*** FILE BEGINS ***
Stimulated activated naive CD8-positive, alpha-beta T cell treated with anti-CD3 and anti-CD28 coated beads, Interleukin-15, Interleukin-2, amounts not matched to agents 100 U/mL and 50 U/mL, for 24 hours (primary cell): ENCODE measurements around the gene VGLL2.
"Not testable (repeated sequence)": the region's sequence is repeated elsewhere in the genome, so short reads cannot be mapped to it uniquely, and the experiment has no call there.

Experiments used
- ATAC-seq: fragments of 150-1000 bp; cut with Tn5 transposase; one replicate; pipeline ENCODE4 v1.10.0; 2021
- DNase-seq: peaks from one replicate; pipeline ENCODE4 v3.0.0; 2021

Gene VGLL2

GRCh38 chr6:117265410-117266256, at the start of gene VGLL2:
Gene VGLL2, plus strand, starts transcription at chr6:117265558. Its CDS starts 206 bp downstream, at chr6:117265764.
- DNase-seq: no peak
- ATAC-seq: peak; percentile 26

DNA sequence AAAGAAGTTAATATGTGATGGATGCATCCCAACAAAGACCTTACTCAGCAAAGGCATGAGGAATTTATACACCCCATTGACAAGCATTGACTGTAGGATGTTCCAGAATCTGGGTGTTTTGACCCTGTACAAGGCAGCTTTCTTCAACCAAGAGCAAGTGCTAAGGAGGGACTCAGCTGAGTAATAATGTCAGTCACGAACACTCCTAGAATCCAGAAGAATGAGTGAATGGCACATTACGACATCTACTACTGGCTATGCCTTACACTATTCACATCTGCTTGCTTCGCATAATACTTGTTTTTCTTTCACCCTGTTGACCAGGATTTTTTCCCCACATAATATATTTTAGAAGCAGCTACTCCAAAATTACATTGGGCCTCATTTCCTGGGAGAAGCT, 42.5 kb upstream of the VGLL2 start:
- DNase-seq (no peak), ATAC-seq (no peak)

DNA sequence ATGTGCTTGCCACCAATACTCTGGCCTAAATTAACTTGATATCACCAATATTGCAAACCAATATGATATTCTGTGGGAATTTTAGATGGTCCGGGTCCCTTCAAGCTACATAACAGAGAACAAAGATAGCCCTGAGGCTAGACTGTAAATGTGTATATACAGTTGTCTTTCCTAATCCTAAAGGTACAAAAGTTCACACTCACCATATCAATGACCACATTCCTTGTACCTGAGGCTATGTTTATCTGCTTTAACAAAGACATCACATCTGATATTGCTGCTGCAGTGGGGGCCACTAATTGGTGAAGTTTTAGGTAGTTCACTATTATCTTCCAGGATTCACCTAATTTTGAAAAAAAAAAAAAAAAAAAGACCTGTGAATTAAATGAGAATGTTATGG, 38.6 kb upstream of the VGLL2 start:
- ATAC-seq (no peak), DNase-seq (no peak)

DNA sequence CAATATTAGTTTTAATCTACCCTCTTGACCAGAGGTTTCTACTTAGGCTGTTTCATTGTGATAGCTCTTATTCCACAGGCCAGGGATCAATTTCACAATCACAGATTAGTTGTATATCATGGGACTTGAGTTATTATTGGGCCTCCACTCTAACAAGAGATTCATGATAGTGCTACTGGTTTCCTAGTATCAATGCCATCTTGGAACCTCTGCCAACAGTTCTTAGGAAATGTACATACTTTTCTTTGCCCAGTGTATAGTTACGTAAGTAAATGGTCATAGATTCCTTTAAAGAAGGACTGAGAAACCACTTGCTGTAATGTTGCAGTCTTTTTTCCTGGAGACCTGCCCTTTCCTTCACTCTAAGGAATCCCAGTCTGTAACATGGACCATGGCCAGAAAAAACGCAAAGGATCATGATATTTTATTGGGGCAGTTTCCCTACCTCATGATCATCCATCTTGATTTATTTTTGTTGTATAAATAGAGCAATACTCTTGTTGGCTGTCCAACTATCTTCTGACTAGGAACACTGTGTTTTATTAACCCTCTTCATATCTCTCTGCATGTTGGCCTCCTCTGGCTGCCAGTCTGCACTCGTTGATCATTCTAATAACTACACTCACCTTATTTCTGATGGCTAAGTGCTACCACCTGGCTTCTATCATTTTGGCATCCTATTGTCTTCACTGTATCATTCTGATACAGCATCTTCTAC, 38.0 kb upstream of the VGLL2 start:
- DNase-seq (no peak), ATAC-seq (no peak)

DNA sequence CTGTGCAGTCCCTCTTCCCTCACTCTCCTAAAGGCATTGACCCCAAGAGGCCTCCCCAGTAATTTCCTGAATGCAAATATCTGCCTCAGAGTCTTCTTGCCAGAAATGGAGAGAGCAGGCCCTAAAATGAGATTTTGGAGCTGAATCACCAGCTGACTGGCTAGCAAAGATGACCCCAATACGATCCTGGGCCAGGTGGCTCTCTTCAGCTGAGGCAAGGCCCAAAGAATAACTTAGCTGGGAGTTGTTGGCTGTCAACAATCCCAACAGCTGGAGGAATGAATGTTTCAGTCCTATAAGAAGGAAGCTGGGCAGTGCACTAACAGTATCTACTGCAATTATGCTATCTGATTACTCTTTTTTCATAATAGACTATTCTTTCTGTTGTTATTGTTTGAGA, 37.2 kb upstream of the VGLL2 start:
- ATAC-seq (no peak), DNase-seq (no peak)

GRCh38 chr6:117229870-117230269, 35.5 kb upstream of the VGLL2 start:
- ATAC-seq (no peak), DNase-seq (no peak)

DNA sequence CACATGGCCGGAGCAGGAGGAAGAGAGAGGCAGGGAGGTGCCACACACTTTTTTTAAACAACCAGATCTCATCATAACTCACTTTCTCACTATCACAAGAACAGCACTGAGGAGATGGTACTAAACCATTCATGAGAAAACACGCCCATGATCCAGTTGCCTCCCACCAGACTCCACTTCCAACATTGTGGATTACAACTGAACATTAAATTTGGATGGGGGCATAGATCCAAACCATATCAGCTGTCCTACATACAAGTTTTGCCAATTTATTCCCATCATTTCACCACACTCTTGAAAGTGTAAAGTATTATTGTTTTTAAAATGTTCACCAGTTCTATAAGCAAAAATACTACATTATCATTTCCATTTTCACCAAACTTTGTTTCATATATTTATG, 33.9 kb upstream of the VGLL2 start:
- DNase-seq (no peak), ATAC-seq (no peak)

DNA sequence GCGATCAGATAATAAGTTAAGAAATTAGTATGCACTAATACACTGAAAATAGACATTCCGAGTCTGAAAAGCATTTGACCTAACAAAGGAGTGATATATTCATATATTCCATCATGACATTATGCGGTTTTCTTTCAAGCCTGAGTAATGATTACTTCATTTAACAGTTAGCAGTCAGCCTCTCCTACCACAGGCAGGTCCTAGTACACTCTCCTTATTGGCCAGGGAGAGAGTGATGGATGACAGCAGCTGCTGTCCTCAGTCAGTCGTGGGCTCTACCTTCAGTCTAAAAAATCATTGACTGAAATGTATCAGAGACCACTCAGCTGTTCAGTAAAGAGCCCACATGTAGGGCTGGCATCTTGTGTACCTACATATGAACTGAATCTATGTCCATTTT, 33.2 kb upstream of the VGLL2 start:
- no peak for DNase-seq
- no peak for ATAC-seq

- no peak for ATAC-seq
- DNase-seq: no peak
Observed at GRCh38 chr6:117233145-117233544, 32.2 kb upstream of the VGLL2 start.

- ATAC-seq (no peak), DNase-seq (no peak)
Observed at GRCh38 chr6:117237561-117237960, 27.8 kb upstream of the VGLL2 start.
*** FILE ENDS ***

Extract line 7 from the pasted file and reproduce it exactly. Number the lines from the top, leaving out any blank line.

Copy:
GRCh38 chr6:117265410-117266256, at the start of gene VGLL2: